Home automation isn’t all that new. It is just more evolved. Many years ago, a TV product appeared called the Clapper. If you haven’t heard of it, it was basically a sound-operated AC switch. You plug, say, a lamp into the device and the clapper into the wall and you can then turn the lamp on or off by clapping. If you somehow missed these — and you can still get them, apparently — have a look at the 1984 commercial in the video below. [Ash] decided to forego ordering one on Amazon and instead built her own using a Raspberry Pi.
[Ash’s] prototype uses an LED and could — in theory — drive anything. If you wanted to make a real Clapper replacement you’d need a relay or some other kind of AC switch suitable for the load. The actual clap detection software is from [nikhiljohn10] and simply waits for two loud noises. No fancy machine learning to differentiate between a clap and a cat knocking over a vase. Just a threshold and some timing.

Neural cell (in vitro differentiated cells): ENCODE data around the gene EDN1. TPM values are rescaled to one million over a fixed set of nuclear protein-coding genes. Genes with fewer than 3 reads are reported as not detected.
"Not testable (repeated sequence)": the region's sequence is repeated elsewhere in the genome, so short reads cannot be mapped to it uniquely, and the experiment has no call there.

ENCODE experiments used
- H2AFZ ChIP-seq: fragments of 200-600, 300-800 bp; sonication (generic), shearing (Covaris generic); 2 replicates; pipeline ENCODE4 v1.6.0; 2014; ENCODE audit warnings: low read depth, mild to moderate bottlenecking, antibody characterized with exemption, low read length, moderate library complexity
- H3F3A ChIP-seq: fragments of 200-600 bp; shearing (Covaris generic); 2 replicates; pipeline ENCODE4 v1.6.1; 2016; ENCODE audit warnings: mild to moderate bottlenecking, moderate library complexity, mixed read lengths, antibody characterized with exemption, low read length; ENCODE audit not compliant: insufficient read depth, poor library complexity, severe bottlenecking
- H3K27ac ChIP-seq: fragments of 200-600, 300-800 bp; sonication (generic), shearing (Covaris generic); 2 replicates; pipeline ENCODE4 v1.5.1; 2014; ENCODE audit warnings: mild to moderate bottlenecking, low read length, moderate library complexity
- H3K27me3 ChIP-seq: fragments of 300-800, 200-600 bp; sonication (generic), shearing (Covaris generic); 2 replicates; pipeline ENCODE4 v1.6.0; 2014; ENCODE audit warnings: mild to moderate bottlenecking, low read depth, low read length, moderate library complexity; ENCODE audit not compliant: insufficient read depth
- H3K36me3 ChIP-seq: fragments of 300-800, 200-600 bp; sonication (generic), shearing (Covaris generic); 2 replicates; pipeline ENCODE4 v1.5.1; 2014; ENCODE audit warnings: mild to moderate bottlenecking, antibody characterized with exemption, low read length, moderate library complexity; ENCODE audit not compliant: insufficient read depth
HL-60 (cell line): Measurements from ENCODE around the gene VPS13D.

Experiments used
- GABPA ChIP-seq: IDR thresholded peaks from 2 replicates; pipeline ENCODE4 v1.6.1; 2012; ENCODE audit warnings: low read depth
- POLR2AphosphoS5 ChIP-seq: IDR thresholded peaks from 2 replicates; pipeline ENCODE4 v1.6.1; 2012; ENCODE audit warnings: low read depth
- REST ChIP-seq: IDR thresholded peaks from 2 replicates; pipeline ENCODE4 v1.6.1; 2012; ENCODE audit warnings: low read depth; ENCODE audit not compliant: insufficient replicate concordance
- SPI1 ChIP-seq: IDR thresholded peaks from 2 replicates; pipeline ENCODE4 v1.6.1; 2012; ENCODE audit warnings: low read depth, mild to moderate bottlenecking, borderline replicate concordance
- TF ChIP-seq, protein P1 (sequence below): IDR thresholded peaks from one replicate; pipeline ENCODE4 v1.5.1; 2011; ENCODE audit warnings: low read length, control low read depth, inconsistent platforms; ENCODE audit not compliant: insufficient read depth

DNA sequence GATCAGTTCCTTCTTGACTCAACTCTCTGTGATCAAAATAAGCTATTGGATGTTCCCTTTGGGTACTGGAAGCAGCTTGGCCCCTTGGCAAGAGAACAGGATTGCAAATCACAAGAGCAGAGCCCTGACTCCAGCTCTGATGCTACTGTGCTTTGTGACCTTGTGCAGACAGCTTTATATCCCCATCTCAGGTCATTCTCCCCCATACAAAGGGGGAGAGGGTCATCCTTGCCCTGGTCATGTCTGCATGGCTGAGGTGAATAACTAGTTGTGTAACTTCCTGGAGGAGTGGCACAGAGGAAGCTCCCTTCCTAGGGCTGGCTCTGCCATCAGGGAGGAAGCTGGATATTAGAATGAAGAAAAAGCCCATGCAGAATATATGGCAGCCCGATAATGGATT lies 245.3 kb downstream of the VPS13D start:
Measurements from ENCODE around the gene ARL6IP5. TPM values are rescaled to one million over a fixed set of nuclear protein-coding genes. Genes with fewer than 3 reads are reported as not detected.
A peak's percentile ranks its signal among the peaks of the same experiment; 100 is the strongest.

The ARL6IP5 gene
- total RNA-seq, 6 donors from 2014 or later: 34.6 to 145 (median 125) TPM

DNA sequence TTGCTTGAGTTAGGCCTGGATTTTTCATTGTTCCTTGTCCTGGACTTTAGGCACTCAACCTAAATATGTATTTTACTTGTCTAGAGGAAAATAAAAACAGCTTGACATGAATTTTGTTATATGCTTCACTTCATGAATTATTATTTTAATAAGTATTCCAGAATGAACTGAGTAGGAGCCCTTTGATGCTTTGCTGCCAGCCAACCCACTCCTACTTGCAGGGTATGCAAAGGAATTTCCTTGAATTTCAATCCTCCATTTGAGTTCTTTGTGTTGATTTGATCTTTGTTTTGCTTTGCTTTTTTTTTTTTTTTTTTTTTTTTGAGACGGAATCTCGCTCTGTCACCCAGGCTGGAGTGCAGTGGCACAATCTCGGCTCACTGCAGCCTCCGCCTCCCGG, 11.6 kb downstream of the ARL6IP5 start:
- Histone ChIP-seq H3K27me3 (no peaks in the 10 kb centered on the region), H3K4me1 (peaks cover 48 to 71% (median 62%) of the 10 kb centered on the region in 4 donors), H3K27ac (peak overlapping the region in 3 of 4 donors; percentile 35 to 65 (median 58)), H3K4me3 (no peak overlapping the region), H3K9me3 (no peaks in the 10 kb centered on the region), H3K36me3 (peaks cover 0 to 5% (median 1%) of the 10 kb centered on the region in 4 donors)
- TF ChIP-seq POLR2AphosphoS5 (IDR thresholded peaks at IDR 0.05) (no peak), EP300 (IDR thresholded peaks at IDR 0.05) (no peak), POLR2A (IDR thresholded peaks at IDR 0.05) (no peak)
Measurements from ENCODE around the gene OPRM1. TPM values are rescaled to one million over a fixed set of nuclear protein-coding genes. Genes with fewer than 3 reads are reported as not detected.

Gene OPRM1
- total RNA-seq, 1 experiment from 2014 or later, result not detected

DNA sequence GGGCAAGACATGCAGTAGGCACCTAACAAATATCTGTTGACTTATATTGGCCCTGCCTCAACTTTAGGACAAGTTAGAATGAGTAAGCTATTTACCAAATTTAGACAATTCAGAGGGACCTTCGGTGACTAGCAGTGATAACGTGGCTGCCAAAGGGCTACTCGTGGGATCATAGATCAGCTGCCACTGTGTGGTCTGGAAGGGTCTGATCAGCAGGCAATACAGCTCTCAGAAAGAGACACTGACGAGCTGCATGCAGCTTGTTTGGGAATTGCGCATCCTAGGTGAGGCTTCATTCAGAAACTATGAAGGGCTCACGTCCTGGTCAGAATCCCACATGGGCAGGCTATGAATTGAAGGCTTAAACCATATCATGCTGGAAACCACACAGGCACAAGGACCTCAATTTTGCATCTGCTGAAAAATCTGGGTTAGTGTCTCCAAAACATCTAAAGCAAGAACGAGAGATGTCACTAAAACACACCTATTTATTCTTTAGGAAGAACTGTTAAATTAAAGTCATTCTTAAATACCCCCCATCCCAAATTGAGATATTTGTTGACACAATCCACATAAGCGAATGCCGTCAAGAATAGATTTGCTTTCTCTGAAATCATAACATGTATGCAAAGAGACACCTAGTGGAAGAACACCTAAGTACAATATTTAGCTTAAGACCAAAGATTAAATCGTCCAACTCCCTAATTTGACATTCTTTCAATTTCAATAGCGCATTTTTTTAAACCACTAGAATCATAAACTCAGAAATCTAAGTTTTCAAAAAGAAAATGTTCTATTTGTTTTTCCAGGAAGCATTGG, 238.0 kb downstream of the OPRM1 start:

Of course, the Pi can’t hear anything unless you add a microphone. However, it is easy enough to add a USB microphone since the Linux kernel will handle that easily. The
pyaudio library gives you an interface between code and the microphone.
We were thinking since the whole thing is a script, it would be easy to also provide some audio feedback. For that matter, you could monitor the state with an e-mail. It might be interesting to provide some other interface — like a web page — that could also switch the load on and off. Or perhaps do different actions in response to two claps, three claps, or four claps. There’s a lot of possibilities.